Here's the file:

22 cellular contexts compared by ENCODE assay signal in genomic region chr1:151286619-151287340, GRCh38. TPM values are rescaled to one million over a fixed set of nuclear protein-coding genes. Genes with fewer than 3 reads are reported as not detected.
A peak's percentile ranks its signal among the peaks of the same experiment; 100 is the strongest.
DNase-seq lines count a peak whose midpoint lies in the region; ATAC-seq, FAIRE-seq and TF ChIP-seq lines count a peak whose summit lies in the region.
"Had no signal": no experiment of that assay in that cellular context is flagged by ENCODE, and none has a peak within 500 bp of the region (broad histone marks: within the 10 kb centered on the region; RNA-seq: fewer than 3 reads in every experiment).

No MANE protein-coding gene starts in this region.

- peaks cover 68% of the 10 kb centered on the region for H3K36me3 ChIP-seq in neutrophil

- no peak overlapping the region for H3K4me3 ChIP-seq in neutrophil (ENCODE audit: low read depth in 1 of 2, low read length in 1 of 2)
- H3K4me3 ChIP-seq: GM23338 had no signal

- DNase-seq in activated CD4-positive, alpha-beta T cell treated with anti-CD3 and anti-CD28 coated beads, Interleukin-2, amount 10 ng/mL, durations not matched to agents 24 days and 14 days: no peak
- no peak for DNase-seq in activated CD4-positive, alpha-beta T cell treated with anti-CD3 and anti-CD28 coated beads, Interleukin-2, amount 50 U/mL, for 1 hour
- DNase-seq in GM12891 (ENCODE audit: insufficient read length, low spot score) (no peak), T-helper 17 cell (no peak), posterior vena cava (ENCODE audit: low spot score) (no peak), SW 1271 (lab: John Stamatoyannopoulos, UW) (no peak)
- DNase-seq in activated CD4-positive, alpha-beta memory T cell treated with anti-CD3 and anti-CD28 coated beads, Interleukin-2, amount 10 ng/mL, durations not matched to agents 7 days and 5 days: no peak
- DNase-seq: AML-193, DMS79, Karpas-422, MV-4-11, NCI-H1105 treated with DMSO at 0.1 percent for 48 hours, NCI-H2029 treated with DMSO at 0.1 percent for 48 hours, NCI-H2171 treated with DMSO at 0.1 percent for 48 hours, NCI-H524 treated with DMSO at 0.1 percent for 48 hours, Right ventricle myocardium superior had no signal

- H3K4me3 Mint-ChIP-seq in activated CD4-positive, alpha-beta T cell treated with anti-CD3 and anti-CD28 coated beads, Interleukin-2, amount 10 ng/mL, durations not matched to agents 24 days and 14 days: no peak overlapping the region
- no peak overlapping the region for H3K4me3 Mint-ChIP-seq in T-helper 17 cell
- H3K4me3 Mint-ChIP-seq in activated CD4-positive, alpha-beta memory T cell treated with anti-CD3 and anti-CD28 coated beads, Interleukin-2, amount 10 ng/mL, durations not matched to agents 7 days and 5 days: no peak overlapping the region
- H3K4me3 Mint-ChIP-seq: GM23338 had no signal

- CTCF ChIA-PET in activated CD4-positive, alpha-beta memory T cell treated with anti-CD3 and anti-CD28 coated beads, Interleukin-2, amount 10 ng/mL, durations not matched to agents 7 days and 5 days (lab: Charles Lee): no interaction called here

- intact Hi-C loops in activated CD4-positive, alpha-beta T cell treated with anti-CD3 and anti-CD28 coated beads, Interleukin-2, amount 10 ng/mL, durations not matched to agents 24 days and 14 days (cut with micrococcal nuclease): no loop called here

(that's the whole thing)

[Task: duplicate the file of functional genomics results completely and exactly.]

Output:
22 cellular contexts compared by ENCODE assay signal in genomic region chr1:151286619-151287340, GRCh38. TPM values are rescaled to one million over a fixed set of nuclear protein-coding genes. Genes with fewer than 3 reads are reported as not detected.
A peak's percentile ranks its signal among the peaks of the same experiment; 100 is the strongest.
DNase-seq lines count a peak whose midpoint lies in the region; ATAC-seq, FAIRE-seq and TF ChIP-seq lines count a peak whose summit lies in the region.
"Had no signal": no experiment of that assay in that cellular context is flagged by ENCODE, and none has a peak within 500 bp of the region (broad histone marks: within the 10 kb centered on the region; RNA-seq: fewer than 3 reads in every experiment).

No MANE protein-coding gene starts in this region.

- peaks cover 68% of the 10 kb centered on the region for H3K36me3 ChIP-seq in neutrophil

- no peak overlapping the region for H3K4me3 ChIP-seq in neutrophil (ENCODE audit: low read depth in 1 of 2, low read length in 1 of 2)
- H3K4me3 ChIP-seq: GM23338 had no signal

- DNase-seq in activated CD4-positive, alpha-beta T cell treated with anti-CD3 and anti-CD28 coated beads, Interleukin-2, amount 10 ng/mL, durations not matched to agents 24 days and 14 days: no peak
- no peak for DNase-seq in activated CD4-positive, alpha-beta T cell treated with anti-CD3 and anti-CD28 coated beads, Interleukin-2, amount 50 U/mL, for 1 hour
- DNase-seq in GM12891 (ENCODE audit: insufficient read length, low spot score) (no peak), T-helper 17 cell (no peak), posterior vena cava (ENCODE audit: low spot score) (no peak), SW 1271 (lab: John Stamatoyannopoulos, UW) (no peak)
- DNase-seq in activated CD4-positive, alpha-beta memory T cell treated with anti-CD3 and anti-CD28 coated beads, Interleukin-2, amount 10 ng/mL, durations not matched to agents 7 days and 5 days: no peak
- DNase-seq: AML-193, DMS79, Karpas-422, MV-4-11, NCI-H1105 treated with DMSO at 0.1 percent for 48 hours, NCI-H2029 treated with DMSO at 0.1 percent for 48 hours, NCI-H2171 treated with DMSO at 0.1 percent for 48 hours, NCI-H524 treated with DMSO at 0.1 percent for 48 hours, Right ventricle myocardium superior had no signal

- H3K4me3 Mint-ChIP-seq in activated CD4-positive, alpha-beta T cell treated with anti-CD3 and anti-CD28 coated beads, Interleukin-2, amount 10 ng/mL, durations not matched to agents 24 days and 14 days: no peak overlapping the region
- no peak overlapping the region for H3K4me3 Mint-ChIP-seq in T-helper 17 cell
- H3K4me3 Mint-ChIP-seq in activated CD4-positive, alpha-beta memory T cell treated with anti-CD3 and anti-CD28 coated beads, Interleukin-2, amount 10 ng/mL, durations not matched to agents 7 days and 5 days: no peak overlapping the region
- H3K4me3 Mint-ChIP-seq: GM23338 had no signal

- CTCF ChIA-PET in activated CD4-positive, alpha-beta memory T cell treated with anti-CD3 and anti-CD28 coated beads, Interleukin-2, amount 10 ng/mL, durations not matched to agents 7 days and 5 days (lab: Charles Lee): no interaction called here

- intact Hi-C loops in activated CD4-positive, alpha-beta T cell treated with anti-CD3 and anti-CD28 coated beads, Interleukin-2, amount 10 ng/mL, durations not matched to agents 24 days and 14 days (cut with micrococcal nuclease): no loop called here